“Although India is way behind China in many ways, the best new latitude wines have come from there. Until very recently, the best would have been Grover Reserve Cabernet Shiraz, which did very well with Decanter [magazine], or Sula Sauvignon Blanc. There have been some broad issues at Grover, with recent tastings not as reliable as before, but I did taste a Sula Shiraz that was very impressive and I think there will be more of those wines. I’ve had some OK wines from Brazil but, again, quality control is not absolutely reliable. The problem of making wines in these new places is that you don’t always have best people doing it…”
“Overall, we need to ask more questions of wine. It doesn’t always have to be Bordeaux-style varieties in 75 centiliter bottles with corks.”
What is your general impression of wines made in China and what do you see happening here?
“Grace is way ahead, as Sino-French is not really a commercial winery. Basically, you’re in a Canada pre-VQA situation [in which imported wine is often blended].”
“What I do very much appreciate about China compared to some other countries is that the Chinese know what they don’t know. Chinese wineries will admit to not making wine as good as it will be, to adding imported wine, and to being very pragmatic. What they will be doing in five years will be very different. A lot of Chinese are visiting other parts of world and looking at how things are being done in the wine sector. I would be very unsurprised to see some quantum leaps over next five years, a decade at the outside.”
You launched the International Wine Challenge in 1983 with Charles Metcalfe and have been involved in tasting events worldwide, including in China and India. Yet you explained on your blog how easily tasters can be misled. How do you reconcile organizing such tastings on one hand and the reality of taster bias and error on the other?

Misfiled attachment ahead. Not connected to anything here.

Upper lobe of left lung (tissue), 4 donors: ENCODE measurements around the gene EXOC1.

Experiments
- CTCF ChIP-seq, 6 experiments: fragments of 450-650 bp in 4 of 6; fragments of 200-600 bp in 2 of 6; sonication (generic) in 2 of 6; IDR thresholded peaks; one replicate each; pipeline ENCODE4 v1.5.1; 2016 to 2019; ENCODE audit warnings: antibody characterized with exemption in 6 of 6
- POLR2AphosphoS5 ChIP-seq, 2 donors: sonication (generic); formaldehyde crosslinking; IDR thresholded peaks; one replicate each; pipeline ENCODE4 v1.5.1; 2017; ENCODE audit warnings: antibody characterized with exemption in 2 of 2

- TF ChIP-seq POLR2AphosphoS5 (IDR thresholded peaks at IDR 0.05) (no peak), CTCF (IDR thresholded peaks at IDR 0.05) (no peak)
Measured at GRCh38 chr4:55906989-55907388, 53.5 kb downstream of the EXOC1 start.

Wine tasting is a very inexact science. On one hand, you are dealing with human beings who are subject to off-days and prejudices. That’s one reason I prefer a panel to a single critic, because by definition a single palate is subject to these potential preferences.
Wines also behave in various ways. You have the problem with corks, with which I’m getting more and more exasperated. If every time I open six bottles of wine and one of them is different, what does that mean in terms of wine competitions?
Wines also go through phases, getting better or worse as they evolve. And possibly wine tastes different depending on atmospheric pressure, so tasting in mountains is different than at sea level.
I acknowledge all of this, which is why I prefer competitions as a complement to single critics, and why I treat my competitions like the grand prix or tennis circuit. If [tennis player] Roger Federer or [golfer] Tiger Woods or [racecar driver] Michael Schumacher keep coming in the top five in different circumstances and against different opponents, we should have a good idea they must be pretty good. I never said the International Wine Challenge is definitive. We described the wine challenge as like the “Wimbledon of wine competitions.“
If you could influence the wine world in three ways, what would they be?
What the planet needs is more open mindedness and acceptance that wine is a short word that covers a big subject. We accept that food runs from a sandwich to a soufflÃ©, that you don’t stand in the street eating a soufflÃ© and you don’t need a knife and fork for a sandwich. We need to have more acceptance that wine can come in a can, bag-in-box, cartons, and can be drunk in different ways. Let’s be much broader in our mindset and see China develop its own wine culture, not a French, English or American one.
I also hope we can get to the point where we learn to trust our own palates and judgments. The wine industry is the only industry in the world bar none which has handed itself over to an American critic. Why should that happen? We have Chateau Lafitte at one end and beverage wine at other end, and we don’t need to listen to American critics or classifications written in France 150 years ago to appreciate it. We need to understand that wine needs to be treated in a broader way. In 1997, when I was in China, I did comparative tasting of Mouton Cadet with Sprite and without Sprite, and I preferred it with Sprite. People should drink what they like and the way they like it.